THEY CAN'T possibly do it, can they?

Not after the price they paid a year ago. Not with their current allotment of draft picks. Not with all of the heirs to premium positions they still must locate.

It just isn't feasible.

Is it?

In virtually all regards, Brandin Cooks is the type of the player the Eagles should be targeting this offseason as they look to build around their second-year quarterback, so it made a great deal of sense when ESPN reported on Thursday that they were one of two teams involved in trade talks with the Saints. Over the last two seasons, the 23-year-old receiver has averaged 81 receptions, 1,156 yards and 14.3 yards per catch, providing Drew Brees and Sean Payton with that rare deep threat who also contributes volume to the passing attack.

In 2015-16, Cooks had 11 catches of 40 yards or more. Combined, Eagles wideouts had 12.

But all of the reasons that make the guy an attractive target - did we mention he is eight months younger than Carson Wentz and has 4.33 speed? - are also the reasons that he'll be tremendously expensive.

At least, one would think.

Past trade markets suggest New Orleans could enter negotiations hoping to land, at minimum, a first-round pick, a third-round pick, and a seventh-round pick. That might sound like a lot, but it is a projection grounded in evidence, because, as it happens, NFL teams have a long history of trading away disgruntled wide receivers, often for big returns.

The most pertinent case is probably that of Percy Harvin, whom the Seahawks acquired from the Vikings in 2013 in exchange for the No. 25 overall pick in that year's draft and a third-round pick in the following year's draft. They also landed a 2013 seventh-rounder.

Keep in mind, Harvin was coming off a season in which he'd missed seven games due to injury. In fact, he's played just 21 games in the four seasons since the deal, only six of them for the Seahawks.

Here's how his numbers through four seasons stacked up against Cooks' through three:

Harvin: 5.2 receptions per game, 61.1 receiving yards per game, 11.8 yards per reception, 102 targets per season, plus an average of 27 carries, 171 yards and one touchdown rushing per season.

Cooks: 5.1 receptions and 68.1 yards per game, 13.3 yards per reception, 105 targets per season, plus an average of seven carries and 40 yards rushing per season.

The big difference between the two players, apart from Harvin's open-field skills, is the direction in which Cooks is trending. Those numbers above include a rookie season in which Cooks caught just 53 passes for 550 yards while missing six games. The last two seasons, he's averaged 5.1 catches and 72.2 yards per game and 14.3 yards per catch while totaling 17 touchdowns.

In 2010, the Dolphins parted with a pair of second-rounders for Brandon Marshall, who in four seasons with the Broncos had averaged 5.4 receptions and 65.9 yards receiving per game and 12.3 yards per reception as well as 136 targets per season. So, no first-rounder, but the second-rounders were both inside the Top 50, No. 43 and No. 46, compared with the No. 25 and No. 96 overall picks the Vikings received for Harvin.

In 2008, the Cowboys gave up a first-rounder (No. 20), a third-rounder (No. 82) and a sixth-rounder to Detroit for Roy Williams. In 2006, the Patriots landed a future first-round pick (No. 24 overall, it turned out) from Seattle for Deion Branch.

Barring a trade that includes a player or players from the Eagles current roster, it's difficult to envision them being able to outbid the Titans.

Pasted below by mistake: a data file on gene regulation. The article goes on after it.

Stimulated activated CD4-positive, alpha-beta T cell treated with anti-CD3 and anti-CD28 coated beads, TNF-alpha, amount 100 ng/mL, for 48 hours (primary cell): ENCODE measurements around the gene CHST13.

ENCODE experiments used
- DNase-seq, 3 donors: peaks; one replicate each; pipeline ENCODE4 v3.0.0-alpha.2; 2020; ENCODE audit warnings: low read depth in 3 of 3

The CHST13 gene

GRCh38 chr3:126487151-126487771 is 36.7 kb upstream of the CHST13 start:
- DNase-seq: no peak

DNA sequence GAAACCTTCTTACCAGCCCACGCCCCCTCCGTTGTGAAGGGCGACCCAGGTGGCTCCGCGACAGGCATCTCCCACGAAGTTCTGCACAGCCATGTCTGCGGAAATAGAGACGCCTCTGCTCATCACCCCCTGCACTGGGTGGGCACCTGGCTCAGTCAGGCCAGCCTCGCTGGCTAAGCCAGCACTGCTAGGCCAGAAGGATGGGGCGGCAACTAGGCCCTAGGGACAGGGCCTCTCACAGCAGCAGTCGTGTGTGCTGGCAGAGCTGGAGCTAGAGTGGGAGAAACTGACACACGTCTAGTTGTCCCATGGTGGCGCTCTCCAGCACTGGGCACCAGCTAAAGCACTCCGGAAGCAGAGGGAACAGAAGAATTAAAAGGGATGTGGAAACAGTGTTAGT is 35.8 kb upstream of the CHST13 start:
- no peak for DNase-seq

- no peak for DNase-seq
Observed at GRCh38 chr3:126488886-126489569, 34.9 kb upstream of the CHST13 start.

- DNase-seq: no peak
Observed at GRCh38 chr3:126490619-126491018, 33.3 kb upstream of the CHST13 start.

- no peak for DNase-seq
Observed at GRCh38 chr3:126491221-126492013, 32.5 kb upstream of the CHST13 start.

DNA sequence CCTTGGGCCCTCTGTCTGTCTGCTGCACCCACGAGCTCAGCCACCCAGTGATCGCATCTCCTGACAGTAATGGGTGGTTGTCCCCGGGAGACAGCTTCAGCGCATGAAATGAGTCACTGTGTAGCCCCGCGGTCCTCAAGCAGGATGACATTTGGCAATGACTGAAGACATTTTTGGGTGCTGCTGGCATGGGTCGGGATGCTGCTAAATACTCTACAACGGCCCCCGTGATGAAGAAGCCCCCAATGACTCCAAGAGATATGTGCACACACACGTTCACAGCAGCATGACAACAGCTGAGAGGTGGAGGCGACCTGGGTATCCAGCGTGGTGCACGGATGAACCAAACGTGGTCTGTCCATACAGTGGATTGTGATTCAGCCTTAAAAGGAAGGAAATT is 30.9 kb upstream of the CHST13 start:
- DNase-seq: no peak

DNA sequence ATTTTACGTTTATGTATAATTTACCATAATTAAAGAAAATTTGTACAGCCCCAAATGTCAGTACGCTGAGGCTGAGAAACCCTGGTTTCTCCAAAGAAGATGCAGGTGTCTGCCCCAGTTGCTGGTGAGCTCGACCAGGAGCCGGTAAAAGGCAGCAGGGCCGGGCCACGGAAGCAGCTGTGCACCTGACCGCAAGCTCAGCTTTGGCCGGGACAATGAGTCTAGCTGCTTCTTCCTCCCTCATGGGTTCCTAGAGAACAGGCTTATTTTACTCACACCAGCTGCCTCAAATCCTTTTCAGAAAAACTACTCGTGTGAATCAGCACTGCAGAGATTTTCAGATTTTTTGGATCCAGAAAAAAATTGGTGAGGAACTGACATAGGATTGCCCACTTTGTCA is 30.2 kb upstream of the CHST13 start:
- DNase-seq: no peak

The Eagles have one pick in each of the first three rounds this year, No. 14/15, No. 43, No. 74, and two in the fourth, Nos. 119 and 139.

In 2018, the Eagles don't have a second-round pick, which they sent to Cleveland in the Carson Wentz deal. They do have two fourth-rounders, and they could end up with an extra third-rounder depending on Eric Rowe's playing time with the Patriots (he must play 50 percent of their snaps this season). If it doesn't commute to a third-rounder, it will mean an additional fourth-rounder.

In other words, this is what the Eagles have at their disposal in the first four rounds over the next two drafts:

No. 14/15 overall in 2017

No. 43 overall in 2017

No. 74 overall in 2017

No. 119 overall in 2017

No. 139 overall in 2017

2018 first round

2018 third round

2018 fourth round

2018 fourth round

2018 fourth round

Meanwhile, this is what the Titans have at their disposal in this year's draft alone:

No. 5 overall

No. 18 overall

No. 83 overall (third round)

No. 100 overall (third round)

No. 125 overall

So while the Eagles figure to have just five Top 100 picks over the next couple of years, the Titans have four this year alone, plus three more in 2018.

The reality is, a team can't afford to invest multiple high draft picks at too many positions, particularly a team that has whiffed on so many in recent history. In addition to their current needs - a pair of starting cornerbacks, a No. 1 wide receiver, and perhaps a defensive tackle to replace Bennie Logan - it seems likely that by the end of the 2018 season the Eagles will need to have drafted and developed a replacement at two premium positions: left tackle and defensive end.

Trading for Cooks could leave the Eagles having spent a whopping five Top 100 picks on a single position over the last four drafts: a first- and a third-rounder for Cooks, a first-rounder for Nelson Agholor, a second- rounder for Jordan Matthews, and a third-rounder for Josh Huff. They shouldn't allow past mistakes to affect future decisions, but that kind of volume is a good example of the eight ball they've put themselves behind in their quest to develop young talent at other positions.

Perhaps some mitigating factor will make Cooks cheaper than history suggests. If the run-up to last year's draft taught us anything, it's to never say never.